Adventures of an artist travelling obliquely through physics
Experimental short films exploring: Nature, Discovery and Experiments.
The history of the universe and our place within it is a great story to share with everyone, bringing wonder and perspective to our lives. In this silent film, we use coloured pencil drawings to tell the tale of the first light. This light, released when the universe was young, bathes us still and tells us so much about our world.
Story and compositions by Geraldine Cox and Mike Tarbutt. Drawings by Geraldine Cox. With thanks to Alan Heavens and Andrew Jaffe for their expert input. Photographic credit: Cosmic Microwave Background, from the European Space Agency, Planck Satellite 2013.
About this ubiquitous phenomenon that we find at every scale and the clues it may hold for happiness.
Selected for screening at the 6th annual Imagine Science Film Festival in New York, 2013.
Sweet pendula hanging from the same piece of horizontal cotton thread exchange energy with each other by vibrations passed through the thread. Two pendula will 'talk' when they share the same length and therefore have the same frequency of oscillation. When notes match in this way we call it resonance.
Resonance runs through the natural world explaining for example the sound of musical instruments and the colour of all things.
A short film about the character of the tiny pieces of matter and light that make up our world and the equation that describes them. Part of www.madecurious.com.
Thank you to physicists:
Mike Tarbutt - concepts, story and calculation of atomic frequencies. Simon Hutchinson - transcription of atomic frequencies into sound. Peter Török - loan of laboratory and experiment for photographing interference imagery.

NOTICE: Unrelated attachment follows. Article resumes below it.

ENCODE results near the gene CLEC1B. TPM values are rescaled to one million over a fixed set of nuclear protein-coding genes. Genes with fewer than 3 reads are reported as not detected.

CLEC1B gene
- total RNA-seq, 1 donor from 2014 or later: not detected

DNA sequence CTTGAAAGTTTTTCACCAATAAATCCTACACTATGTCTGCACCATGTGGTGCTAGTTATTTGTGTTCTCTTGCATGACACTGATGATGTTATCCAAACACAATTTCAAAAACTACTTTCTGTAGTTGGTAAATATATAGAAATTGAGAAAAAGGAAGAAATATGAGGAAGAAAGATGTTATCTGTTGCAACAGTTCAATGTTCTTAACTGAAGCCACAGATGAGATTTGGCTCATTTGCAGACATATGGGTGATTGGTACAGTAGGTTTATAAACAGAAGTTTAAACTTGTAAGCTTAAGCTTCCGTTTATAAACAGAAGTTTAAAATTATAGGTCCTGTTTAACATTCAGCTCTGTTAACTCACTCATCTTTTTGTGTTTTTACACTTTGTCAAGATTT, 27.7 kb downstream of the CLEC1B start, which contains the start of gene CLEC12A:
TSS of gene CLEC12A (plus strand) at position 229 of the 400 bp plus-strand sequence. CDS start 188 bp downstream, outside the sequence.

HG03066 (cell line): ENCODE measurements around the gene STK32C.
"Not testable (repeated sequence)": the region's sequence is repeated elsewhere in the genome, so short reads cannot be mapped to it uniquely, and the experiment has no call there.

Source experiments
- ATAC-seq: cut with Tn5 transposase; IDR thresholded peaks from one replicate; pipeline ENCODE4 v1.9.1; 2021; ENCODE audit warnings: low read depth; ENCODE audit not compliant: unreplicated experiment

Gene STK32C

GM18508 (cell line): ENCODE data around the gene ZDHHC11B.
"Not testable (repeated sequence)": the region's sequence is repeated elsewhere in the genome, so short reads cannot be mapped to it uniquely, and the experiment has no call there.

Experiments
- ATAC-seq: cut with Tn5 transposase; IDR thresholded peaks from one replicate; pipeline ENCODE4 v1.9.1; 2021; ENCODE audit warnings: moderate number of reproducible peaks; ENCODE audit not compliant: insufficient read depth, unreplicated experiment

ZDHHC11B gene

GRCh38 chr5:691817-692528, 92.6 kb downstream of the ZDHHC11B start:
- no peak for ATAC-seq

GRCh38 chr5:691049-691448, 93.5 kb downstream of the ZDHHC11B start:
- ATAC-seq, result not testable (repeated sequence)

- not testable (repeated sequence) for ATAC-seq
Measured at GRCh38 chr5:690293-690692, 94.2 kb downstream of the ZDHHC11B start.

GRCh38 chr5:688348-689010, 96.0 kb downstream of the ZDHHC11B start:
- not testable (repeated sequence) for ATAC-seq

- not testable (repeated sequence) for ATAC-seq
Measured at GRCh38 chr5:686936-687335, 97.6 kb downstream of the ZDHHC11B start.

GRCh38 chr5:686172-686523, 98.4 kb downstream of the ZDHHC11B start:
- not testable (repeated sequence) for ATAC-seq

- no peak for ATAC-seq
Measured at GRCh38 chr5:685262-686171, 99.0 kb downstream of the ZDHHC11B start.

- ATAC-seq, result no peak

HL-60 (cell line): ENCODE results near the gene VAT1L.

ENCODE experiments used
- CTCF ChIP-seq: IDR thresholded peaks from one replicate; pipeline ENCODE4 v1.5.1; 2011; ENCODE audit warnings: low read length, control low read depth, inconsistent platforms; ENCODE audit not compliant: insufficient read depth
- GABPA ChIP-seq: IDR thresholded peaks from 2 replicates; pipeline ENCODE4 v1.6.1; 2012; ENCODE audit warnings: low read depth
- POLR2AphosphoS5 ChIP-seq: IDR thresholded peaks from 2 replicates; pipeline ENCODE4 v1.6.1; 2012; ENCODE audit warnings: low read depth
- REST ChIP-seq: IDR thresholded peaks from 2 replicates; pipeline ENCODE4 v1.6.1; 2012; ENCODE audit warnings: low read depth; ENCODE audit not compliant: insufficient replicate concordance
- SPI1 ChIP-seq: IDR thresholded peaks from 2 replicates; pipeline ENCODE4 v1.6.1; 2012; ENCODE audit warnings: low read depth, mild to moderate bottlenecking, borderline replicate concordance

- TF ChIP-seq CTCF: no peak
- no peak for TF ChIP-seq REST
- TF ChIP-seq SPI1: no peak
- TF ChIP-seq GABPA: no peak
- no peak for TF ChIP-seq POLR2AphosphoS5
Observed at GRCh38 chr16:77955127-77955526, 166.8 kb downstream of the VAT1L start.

Life seen through different eyes: A wintry afternoon in West London. Shot with a thermal imaging camera which detects infra red light waves that our eyes don't see.
A short film that trys to capture the essential features of Nature at the smallest scales where happenings are quite different to our human scale experience. Please visit this article for more information.
Selected for screening at the Naughton Gallery, Queens University, Belfast in the exhibition 'Action at a Distance', 2014.
Nature begins to recognise itself
A poem documentary about humans and discovery, drawing upon experiences and conversations with physicists at Imperial College London. The title is a quote by physicist Victor Weisskopf.
Credits: Cosmic background radiation: Nasa http://map.gsfc.nasa.gov/; Galaxies: The Herschel Atlas Consortium http://www.h-atlas.org/; The sun today: Nasa http://sohowww.nascom.nasa.gov/data/realtime-images.html; Bose Einstein Condensate - film of cold rubidium cloud being loaded into an atom chip made in the laboratory of of : Ben Yuen, Joe Cotter, Imperial College London; Scientist's notation - string theory - extract from 28 pages examining the dynamics of a graviton in the vicinity of a black hole: Dan Waldram, Imperial College.